A U.S. appeals court on Wednesday revived a lawsuit accusing Alphabet Inc’s Google and several other companies of violating the privacy of children under 13 by tracking their YouTube activity without parental consent in order to send them targeted ads.
The 9th U.S. Circuit Court of Appeals in Seattle said Congress had no intention of passing the federal Children’s Online Privacy Protection Act (COPPA) to preempt privacy statements based on state laws.
The law gives the FTC and state attorneys general, rather than private plaintiffs, the power to regulate the online collection of personal data from children under 13.
The lawsuit alleges that Google’s data collection violated similar state laws and that YouTube content providers such as Hasbro, Mattel, Cartoon Network and DreamWorks Animation lured children to their channels knowing they would be tracked.
In July 2021, U.S. District Judge Beth Rabson Freeman dismissed the lawsuit, saying federal privacy laws take precedence over plaintiffs’ claims under the laws of California, Colorado, Indiana, Massachusetts, New Jersey, and Tennessee. claims.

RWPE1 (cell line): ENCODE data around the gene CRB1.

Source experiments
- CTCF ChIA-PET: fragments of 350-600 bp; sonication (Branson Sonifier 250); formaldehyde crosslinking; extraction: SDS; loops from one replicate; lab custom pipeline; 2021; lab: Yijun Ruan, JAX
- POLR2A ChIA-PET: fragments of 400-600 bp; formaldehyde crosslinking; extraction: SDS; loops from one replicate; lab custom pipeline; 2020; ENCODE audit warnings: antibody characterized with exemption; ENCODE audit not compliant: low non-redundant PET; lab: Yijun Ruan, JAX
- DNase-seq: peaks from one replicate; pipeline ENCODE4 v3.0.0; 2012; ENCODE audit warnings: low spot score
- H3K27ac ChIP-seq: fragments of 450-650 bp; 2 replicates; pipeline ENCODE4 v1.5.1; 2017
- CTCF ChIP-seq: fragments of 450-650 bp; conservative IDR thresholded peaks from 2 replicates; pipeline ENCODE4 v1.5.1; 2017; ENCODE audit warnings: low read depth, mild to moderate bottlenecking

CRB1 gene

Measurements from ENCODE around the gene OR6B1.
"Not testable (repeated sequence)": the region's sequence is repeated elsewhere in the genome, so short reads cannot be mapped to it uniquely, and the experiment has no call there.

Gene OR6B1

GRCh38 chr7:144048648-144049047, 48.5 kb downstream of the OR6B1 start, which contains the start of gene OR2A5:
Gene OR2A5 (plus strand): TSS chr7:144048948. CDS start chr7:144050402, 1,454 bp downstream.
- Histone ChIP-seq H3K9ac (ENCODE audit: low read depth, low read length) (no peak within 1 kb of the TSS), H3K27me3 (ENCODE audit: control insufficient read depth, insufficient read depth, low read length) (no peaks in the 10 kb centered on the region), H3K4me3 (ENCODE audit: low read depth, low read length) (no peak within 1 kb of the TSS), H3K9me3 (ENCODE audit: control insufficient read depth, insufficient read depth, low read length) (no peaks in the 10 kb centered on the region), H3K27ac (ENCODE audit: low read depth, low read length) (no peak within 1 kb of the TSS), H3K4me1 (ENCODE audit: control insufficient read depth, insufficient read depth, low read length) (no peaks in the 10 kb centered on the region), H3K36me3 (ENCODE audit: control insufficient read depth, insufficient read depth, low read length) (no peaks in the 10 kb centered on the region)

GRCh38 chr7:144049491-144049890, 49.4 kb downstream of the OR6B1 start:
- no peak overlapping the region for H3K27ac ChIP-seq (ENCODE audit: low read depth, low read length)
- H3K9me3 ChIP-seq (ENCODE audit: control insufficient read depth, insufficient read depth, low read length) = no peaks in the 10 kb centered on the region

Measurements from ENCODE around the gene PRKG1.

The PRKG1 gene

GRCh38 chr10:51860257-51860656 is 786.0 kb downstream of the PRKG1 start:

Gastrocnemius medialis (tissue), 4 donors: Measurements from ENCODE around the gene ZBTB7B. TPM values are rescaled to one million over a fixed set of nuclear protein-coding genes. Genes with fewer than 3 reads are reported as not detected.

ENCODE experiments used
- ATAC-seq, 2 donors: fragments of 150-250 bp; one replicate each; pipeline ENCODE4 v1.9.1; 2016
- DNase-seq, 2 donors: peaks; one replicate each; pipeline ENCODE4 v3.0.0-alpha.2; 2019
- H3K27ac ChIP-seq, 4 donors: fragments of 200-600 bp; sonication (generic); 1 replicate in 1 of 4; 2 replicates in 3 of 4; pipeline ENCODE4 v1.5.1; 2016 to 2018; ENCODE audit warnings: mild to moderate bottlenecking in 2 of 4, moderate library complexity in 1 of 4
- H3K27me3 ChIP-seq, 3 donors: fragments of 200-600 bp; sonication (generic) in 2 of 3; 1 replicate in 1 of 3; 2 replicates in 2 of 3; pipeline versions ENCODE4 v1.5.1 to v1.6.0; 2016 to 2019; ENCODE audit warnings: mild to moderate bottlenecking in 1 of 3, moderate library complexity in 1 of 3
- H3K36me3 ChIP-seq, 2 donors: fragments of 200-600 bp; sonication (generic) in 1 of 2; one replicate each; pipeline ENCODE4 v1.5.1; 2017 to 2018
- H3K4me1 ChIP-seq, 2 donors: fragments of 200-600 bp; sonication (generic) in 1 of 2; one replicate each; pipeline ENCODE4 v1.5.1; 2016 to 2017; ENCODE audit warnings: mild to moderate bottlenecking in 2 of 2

But in Wednesday’s 3-0 decision, Circuit Judge Margaret McKeown said the wording of the federal law makes it “absurd” to assume Congress intends to bar plaintiffs from invoking state law against the same allegation of misconduct .
The case was returned to Freeman to consider other grounds that Google and the content provider might have to dismiss.
Lawyers for Google and the content providers did not immediately respond to requests for comment. Lawyers for the children did not immediately respond to similar requests.
In October 2019, Google agreed to pay $170 million (roughly Rs. 14 billion) to settle allegations by the FTC and New York Attorney General Letitia James that YouTube illegally collected personal data from children without parental consent.
Plaintiffs in the San Francisco case say Google did not begin to comply with COPPA until January 2020.
Their lawsuit seeks compensation for YouTube users aged 16 and under between July 2013 and April 2020.
The case is Jones et al. v. Google LLC et al., US Court of Appeals for the 9th Circuit, No. 21-16281.
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